By Michael Stewart
Introduction: It’s still unclear on whether or not the New York Giants will hold onto the 2nd overall pick or trade back for additional picks. While many mock drafts have the Giants selecting a quarterback, other mock draft has the Giants going running back. Now the last time the Giants drafted a running back was in 2012 when they selected Virginia Tech RB David Wilson with 32nd pick. In fact, the last time anyone drafted a RB with the 2nd overall pick was the New Orleans Saints in the 2006 NFL draft when they selected Reggie Bush of USC. Whether or not the Giants draft a quarterback or trade back, this year’s class at running back is deep and full of talented players. Courtesy of Walterfootball.com, let’s look at this year’s running back class.
Saquon Barkley-5’11/230 (Penn State): Barkley has devastating quickness to hit the hole and accelerate downfield. Along with great speed, he has tremendous balance, vision, cutting ability, elusiveness and power. Barkley looks like a better prospect than Ezekiel Elliott, and is proving that he is a prospect of similar caliber to players like Leonard Fournette and Todd Gurley. There is no doubt that Barkley is an elite prospect and currently is the top offensive skill-position prospect for the 2018 NFL Draft. He is in the running to be the top prospect at any position.
Derrius Guice-5’11/218 (LSU): Guice averaged 5.3 yards per carry in 2017, totaling 1,251 yards with 11 touchdowns. He had 18 catches for 124 yards and two touchdowns as well. Guice was banged up and missed the Week 5 game against Troy with a knee injury. Late in the regular season, Guice was looking better and seemed to regain some of his speed as he got healthier. Guice is a tough runner with speed, strength, good instincts, and running ability. He could be a good three-down starter in the NFL.
Rashaad Penny-5’10/220 (San Diego State): Penny ran well as a senior, using his size to roll over a lot of weak opponents. He averaged 7.8 yards per carry for 2,248 yards with 23 touchdowns, plus made 19 receptions for 135 yards and two scores. As a junior, Penny averaged 7.4 yards per carry for 1,005 yards with 11 touchdowns. He caught 15 passes for 224 yards and three scores that season as well.
Sony Michel-5’11/215 (Georgia): Michel averaged 7.9 yards per carry in 2017 for 1,227 yards with 16 touchdowns. He would be a three-down starter at most schools, but Georgia has a huge stable of backs whom the coaches spread carries to. Team sources have told WalterFootball.com that Michel has a lot of fans in the scouting community and is receiving second-day grades. Some even prefer him over Nick Chubb because Michel did more in the passing game as a receiver and blocker during his collegiate career.
Nick Chubb-5’10/225 (Georgia): Chubb averaged 6.0 yards per carry in 2017 for 1,345 yards and 15 touchdowns. The senior had two receptions for 20 yards as well. His production was suppressed by Georgia splitting the carries among a huge stable of backs (Sony Michel). Scouting sources liked what they saw from Chubb in 2017, and he looked back to his old form. Chubb is faster, more physical, tougher to tackle and more decisive than he was in 2016.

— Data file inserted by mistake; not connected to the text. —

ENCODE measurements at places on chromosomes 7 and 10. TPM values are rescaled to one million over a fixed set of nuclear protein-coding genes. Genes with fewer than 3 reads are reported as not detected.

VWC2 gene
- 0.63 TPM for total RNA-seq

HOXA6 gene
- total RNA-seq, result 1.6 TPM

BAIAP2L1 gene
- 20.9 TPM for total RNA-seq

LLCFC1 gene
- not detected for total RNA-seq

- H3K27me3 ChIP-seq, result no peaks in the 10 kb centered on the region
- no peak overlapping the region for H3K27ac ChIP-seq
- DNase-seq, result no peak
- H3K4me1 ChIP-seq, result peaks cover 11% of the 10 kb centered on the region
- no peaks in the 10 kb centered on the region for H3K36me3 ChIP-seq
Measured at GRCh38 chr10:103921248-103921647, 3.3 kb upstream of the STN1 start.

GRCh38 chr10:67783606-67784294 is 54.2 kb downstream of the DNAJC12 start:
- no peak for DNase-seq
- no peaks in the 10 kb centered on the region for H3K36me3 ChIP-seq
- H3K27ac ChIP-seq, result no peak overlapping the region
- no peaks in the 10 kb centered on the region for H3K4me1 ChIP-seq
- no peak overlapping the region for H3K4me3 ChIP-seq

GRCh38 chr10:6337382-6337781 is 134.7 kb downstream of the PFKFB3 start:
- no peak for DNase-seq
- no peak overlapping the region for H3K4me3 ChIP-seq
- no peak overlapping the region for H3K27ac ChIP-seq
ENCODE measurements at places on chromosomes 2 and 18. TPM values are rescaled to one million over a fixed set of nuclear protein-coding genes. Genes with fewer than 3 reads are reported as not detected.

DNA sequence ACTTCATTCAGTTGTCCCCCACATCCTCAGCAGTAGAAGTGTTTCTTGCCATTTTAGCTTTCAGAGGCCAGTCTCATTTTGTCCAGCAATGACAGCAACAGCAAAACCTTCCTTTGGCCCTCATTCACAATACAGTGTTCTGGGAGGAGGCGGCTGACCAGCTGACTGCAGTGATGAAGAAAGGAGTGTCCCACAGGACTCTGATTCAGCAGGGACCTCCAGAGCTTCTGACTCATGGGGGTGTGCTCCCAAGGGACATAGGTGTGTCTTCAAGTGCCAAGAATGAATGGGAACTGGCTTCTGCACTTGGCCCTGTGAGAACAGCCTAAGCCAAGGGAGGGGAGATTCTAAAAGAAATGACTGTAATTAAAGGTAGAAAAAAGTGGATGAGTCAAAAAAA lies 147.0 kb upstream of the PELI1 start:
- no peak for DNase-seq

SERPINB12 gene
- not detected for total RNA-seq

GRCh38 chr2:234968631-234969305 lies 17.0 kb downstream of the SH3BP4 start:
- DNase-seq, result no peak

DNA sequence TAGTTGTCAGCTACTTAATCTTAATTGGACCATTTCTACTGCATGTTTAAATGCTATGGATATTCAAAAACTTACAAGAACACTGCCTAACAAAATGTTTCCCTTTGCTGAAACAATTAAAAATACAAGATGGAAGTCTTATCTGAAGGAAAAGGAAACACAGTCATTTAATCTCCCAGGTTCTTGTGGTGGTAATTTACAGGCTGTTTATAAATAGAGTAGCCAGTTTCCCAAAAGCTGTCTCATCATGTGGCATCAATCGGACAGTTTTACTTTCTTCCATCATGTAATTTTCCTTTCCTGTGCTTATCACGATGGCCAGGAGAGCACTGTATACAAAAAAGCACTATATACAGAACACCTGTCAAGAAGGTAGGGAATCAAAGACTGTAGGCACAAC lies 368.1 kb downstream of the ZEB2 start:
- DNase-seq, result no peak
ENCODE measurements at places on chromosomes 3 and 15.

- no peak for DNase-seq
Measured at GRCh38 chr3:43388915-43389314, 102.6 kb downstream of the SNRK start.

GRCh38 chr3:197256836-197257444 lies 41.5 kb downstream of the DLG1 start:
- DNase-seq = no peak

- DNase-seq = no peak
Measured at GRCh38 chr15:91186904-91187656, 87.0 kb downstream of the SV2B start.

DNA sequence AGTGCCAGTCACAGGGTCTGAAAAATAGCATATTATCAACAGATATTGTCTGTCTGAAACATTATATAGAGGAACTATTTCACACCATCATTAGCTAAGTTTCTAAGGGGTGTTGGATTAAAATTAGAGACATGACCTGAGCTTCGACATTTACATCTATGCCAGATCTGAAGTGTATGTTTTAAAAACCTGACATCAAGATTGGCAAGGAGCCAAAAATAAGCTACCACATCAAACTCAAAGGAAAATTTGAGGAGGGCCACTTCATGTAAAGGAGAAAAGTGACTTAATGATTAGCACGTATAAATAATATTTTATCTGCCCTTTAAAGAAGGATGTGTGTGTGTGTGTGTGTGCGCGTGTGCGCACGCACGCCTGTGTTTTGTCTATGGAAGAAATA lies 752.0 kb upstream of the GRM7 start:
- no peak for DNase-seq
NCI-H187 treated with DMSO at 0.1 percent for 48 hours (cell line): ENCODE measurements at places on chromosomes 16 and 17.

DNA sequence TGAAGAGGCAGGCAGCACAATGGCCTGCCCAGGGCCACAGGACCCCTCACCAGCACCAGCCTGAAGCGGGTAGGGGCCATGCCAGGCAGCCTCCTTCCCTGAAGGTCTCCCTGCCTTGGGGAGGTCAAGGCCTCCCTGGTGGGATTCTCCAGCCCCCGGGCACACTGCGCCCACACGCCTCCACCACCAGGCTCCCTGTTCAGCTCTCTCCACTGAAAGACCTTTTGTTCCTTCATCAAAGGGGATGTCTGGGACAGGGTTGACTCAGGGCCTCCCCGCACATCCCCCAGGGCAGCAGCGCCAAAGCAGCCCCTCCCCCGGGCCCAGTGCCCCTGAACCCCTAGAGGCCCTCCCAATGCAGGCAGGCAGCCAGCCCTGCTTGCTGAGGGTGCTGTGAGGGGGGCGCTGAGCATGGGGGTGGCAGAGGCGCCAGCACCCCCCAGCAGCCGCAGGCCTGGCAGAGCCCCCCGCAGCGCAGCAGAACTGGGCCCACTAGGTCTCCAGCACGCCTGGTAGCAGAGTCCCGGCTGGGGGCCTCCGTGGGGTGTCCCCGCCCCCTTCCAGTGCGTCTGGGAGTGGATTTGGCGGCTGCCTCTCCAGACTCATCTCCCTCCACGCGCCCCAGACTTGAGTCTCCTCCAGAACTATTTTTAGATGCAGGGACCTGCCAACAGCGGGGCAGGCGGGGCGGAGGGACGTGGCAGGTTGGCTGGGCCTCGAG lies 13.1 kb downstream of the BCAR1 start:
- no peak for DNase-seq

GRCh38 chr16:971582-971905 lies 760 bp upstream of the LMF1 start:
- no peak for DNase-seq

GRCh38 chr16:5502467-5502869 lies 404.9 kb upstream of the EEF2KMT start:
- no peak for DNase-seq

Kerryon Johnson-5’11/212 (Auburn): In 2017, Johnson averaged 4.9 yards per carry for 1,391 yards with 18 touchdowns. He also had 24 receptions for 194 yards and two scores. Johnson was the workhorse for Auburn in 2017 and the team engine for their second-half surge. He has second-day potential for the 2018 NFL Draft.
L.J Scott-6’1/230 (Michigan State): Scott averaged 4.5 yards per carry in 2017 for 898 yards and eight touchdowns. He totaled 20 receptions for 146 yards and a touchdown as well. Scott is a talented runner who needs to improve his ball security.
Royce Freeman-5’11/238 (Oregon): Freeman averaged 6.0 yards per carry for 1,475 yards and 14 touchdowns. He also had 14 receptions for 164 yards as well. Freeman was the bell cow back for the Ducks with a combination of power and speed. Scouts projected him to be a three down back in the NFL.
Josh Adams-6’1/225 (Notre Dame): Adams ran really well in 2017 behind arguably the best offensive line in college football. Adams is a physical runner using his size to be more of a downhill power back with deceptive quickness to break off long runs.
Bo Scarbrough-6’1/232 (Alabama): Scarbrough averaged 4.8 yards per carry in 2017 for 596 yards with eight touchdowns. He had 17 receptions for 109 yards as well. Scarborough has the upside to produce more, but Damien Harris served as Alabama’s feature back while others were splitting carries with Scarbrough.
Lavon Coleman-5’11/228 (Washington): Coleman averaged 4.6 yards per carry for 407 yards with four touchdowns. He had 13 receptions for 155 yards as well. He was the power-back backup to Myles Gaskin,
Kalen Ballage-6’2/230(Arizona State): Ballage is a backup power-back candidate for the NFL as a late-rounder or, more than likely, an undrafted free agent. He might be better off moving to fullback. In 2017, the senior averaged 4.3 yards per carry for 657 yards and six touchdowns. As a junior, Ballage had 536 yards with 14 touchdowns on the ground. He made 44 catches for 469 yards and a touchdown as well that season.
Final Thoughts: At some point during the 2018 draft the Giants should be selecting a running back; unless they decide to sign one during free agency. The 2018 running back class is deep with talent in every round, so I expect GM Dave Gettleman to look at the draft for a running back. They can go in many directions from the 1st round (possibly Saquon Barkley) to the 6th round (traded 7th round pick for CB Ross Cockrell last season).